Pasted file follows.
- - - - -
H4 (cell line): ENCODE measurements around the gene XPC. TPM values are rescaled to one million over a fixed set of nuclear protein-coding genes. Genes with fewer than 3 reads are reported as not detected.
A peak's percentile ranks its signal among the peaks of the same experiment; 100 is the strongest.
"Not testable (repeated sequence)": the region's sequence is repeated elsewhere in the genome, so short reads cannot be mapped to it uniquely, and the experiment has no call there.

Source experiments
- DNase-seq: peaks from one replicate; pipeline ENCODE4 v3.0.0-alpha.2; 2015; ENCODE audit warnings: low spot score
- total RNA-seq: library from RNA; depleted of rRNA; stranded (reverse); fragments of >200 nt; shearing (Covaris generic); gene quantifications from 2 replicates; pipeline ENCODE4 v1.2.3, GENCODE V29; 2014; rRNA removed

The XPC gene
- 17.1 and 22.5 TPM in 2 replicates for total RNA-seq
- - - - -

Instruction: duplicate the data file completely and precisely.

H4 (cell line): ENCODE measurements around the gene XPC. TPM values are rescaled to one million over a fixed set of nuclear protein-coding genes. Genes with fewer than 3 reads are reported as not detected.
A peak's percentile ranks its signal among the peaks of the same experiment; 100 is the strongest.
"Not testable (repeated sequence)": the region's sequence is repeated elsewhere in the genome, so short reads cannot be mapped to it uniquely, and the experiment has no call there.

Source experiments
- DNase-seq: peaks from one replicate; pipeline ENCODE4 v3.0.0-alpha.2; 2015; ENCODE audit warnings: low spot score
- total RNA-seq: library from RNA; depleted of rRNA; stranded (reverse); fragments of >200 nt; shearing (Covaris generic); gene quantifications from 2 replicates; pipeline ENCODE4 v1.2.3, GENCODE V29; 2014; rRNA removed

The XPC gene
- 17.1 and 22.5 TPM in 2 replicates for total RNA-seq